Solar Water Treatment in Nusa Penida
A solution to utilizing renewable energy for people benefit
photo source: www.godwinplumbing.com
In 2007, PT. Energy Management Indonesia in cooperation with Directorate
Electricity and Energy Utilization, Ministry of Energy and Mineral Resources,
Republic of Indonesia has installed two units of Solar – Reverse Osmosis for
Water Treatment in Banjar Angkal and Banjar Semaya, Nusa Penida Island.
Until now, the units are still running and giving benefit to both villages.
PT Energy Management Indonesia (Persero)
Jl. Wolter Monginsidi no 6, Jakarta, Indonesia
+62 21 7268881
+62 21 7268880
Solar Water Treatment in Nusa Penida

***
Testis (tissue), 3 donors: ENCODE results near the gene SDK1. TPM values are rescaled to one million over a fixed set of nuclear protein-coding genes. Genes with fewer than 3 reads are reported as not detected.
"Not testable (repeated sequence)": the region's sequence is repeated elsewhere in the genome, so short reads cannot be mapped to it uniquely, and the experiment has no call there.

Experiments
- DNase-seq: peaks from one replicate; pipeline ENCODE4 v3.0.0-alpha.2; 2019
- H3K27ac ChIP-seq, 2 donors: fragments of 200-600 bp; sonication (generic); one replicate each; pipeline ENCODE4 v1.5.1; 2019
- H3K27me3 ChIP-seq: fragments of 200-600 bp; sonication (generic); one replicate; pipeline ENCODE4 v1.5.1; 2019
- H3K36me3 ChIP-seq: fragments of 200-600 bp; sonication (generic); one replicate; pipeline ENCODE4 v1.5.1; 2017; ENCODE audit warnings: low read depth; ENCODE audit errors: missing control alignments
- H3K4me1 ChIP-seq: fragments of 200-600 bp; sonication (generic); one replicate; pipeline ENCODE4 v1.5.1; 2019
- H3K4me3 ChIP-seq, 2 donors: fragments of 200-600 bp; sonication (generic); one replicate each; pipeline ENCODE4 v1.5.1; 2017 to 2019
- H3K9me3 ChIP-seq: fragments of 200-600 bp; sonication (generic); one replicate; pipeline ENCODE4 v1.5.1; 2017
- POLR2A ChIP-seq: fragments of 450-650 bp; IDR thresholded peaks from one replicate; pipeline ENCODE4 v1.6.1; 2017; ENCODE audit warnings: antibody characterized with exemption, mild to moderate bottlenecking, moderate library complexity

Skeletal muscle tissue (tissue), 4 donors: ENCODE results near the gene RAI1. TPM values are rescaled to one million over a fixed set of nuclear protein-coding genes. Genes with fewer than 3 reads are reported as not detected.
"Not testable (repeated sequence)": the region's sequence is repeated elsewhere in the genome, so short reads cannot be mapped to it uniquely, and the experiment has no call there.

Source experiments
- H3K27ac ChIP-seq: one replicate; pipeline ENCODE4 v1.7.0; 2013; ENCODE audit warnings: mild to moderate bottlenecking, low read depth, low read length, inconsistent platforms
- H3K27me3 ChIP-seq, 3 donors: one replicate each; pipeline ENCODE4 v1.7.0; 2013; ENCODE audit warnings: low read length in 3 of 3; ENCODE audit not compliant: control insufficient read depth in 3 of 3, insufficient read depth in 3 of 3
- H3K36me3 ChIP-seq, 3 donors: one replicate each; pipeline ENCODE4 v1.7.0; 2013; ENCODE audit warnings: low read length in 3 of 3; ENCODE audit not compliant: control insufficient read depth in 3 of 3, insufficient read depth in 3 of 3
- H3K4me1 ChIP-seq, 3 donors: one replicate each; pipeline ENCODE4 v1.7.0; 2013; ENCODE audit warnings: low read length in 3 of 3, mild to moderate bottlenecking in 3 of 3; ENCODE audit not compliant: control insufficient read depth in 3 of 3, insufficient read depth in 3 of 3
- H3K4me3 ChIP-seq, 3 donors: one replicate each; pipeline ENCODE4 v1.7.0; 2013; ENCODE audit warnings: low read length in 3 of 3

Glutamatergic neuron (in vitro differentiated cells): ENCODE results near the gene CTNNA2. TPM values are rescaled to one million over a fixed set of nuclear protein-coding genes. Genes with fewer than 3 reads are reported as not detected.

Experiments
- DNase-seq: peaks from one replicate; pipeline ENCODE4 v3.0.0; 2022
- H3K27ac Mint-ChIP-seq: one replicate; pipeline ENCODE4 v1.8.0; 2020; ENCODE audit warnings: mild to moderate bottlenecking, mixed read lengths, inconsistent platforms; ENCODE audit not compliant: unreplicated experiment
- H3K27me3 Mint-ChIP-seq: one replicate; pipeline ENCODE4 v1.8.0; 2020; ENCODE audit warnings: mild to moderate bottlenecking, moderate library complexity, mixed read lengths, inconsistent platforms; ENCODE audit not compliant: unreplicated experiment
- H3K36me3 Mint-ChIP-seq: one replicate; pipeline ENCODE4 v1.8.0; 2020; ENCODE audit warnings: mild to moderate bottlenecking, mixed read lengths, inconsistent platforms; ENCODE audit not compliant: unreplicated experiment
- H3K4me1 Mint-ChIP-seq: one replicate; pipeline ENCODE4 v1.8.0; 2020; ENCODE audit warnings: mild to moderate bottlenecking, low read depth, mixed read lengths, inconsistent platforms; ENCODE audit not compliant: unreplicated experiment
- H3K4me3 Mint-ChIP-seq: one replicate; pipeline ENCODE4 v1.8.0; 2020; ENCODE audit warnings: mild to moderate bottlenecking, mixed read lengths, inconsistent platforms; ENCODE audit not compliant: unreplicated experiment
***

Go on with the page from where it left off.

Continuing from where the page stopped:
A solution to utilizing renewable energy for people benefit
By Noezran Azwar
PT. Energy Management Indonesia (Persero)
In 2007, PT. Energy Management Indonesia in cooperation with Directorate Electricity and
Energy Utilization, Ministry of Energy and Mineral Resources, Republic of Indonesia has
installed two units of Solar – Reverse Osmosis for Water Treatment in Banjar Angkal and
Banjar Semaya, Nusa Penida Island. Until now, the units are still running and giving benefit
to both villages.
For archipelagos nation like Indonesia, electricity and water supply become a big challenge
nowadays, especially for farther and smaller islands. Unfairly distributed population and
extreme topographic contour in some areas often become causes of high investment for
electricity and water grids development. Decentralized grid is one of the solutions and the
government built small power generators for the islands, and most of them are diesel